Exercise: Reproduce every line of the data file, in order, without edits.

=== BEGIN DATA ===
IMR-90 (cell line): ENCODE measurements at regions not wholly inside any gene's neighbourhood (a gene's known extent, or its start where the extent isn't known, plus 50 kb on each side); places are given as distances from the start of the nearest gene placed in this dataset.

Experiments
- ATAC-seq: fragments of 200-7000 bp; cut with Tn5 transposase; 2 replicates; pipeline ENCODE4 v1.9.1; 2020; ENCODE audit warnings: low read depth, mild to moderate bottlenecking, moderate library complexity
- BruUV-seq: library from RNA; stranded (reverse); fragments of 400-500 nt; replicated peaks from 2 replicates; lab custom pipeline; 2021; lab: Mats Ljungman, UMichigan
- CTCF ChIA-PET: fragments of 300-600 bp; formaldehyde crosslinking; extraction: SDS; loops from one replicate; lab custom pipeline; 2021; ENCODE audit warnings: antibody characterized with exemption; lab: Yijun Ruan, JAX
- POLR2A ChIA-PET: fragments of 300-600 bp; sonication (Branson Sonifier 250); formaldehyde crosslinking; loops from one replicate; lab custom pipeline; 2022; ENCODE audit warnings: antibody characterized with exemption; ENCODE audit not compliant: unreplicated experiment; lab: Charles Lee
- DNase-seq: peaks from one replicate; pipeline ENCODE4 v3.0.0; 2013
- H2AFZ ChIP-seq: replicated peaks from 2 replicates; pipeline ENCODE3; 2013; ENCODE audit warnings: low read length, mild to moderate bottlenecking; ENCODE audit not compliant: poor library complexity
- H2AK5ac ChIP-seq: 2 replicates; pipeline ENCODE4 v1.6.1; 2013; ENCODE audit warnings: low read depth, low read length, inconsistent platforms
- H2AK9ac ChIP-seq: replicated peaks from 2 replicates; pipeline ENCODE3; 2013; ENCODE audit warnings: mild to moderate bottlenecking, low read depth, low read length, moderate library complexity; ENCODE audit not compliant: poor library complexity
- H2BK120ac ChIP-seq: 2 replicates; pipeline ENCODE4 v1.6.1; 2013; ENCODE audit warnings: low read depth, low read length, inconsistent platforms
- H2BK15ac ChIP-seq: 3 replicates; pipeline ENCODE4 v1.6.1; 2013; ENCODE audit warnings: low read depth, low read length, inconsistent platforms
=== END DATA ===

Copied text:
IMR-90 (cell line): ENCODE measurements at regions not wholly inside any gene's neighbourhood (a gene's known extent, or its start where the extent isn't known, plus 50 kb on each side); places are given as distances from the start of the nearest gene placed in this dataset.

Experiments
- ATAC-seq: fragments of 200-7000 bp; cut with Tn5 transposase; 2 replicates; pipeline ENCODE4 v1.9.1; 2020; ENCODE audit warnings: low read depth, mild to moderate bottlenecking, moderate library complexity
- BruUV-seq: library from RNA; stranded (reverse); fragments of 400-500 nt; replicated peaks from 2 replicates; lab custom pipeline; 2021; lab: Mats Ljungman, UMichigan
- CTCF ChIA-PET: fragments of 300-600 bp; formaldehyde crosslinking; extraction: SDS; loops from one replicate; lab custom pipeline; 2021; ENCODE audit warnings: antibody characterized with exemption; lab: Yijun Ruan, JAX
- POLR2A ChIA-PET: fragments of 300-600 bp; sonication (Branson Sonifier 250); formaldehyde crosslinking; loops from one replicate; lab custom pipeline; 2022; ENCODE audit warnings: antibody characterized with exemption; ENCODE audit not compliant: unreplicated experiment; lab: Charles Lee
- DNase-seq: peaks from one replicate; pipeline ENCODE4 v3.0.0; 2013
- H2AFZ ChIP-seq: replicated peaks from 2 replicates; pipeline ENCODE3; 2013; ENCODE audit warnings: low read length, mild to moderate bottlenecking; ENCODE audit not compliant: poor library complexity
- H2AK5ac ChIP-seq: 2 replicates; pipeline ENCODE4 v1.6.1; 2013; ENCODE audit warnings: low read depth, low read length, inconsistent platforms
- H2AK9ac ChIP-seq: replicated peaks from 2 replicates; pipeline ENCODE3; 2013; ENCODE audit warnings: mild to moderate bottlenecking, low read depth, low read length, moderate library complexity; ENCODE audit not compliant: poor library complexity
- H2BK120ac ChIP-seq: 2 replicates; pipeline ENCODE4 v1.6.1; 2013; ENCODE audit warnings: low read depth, low read length, inconsistent platforms
- H2BK15ac ChIP-seq: 3 replicates; pipeline ENCODE4 v1.6.1; 2013; ENCODE audit warnings: low read depth, low read length, inconsistent platforms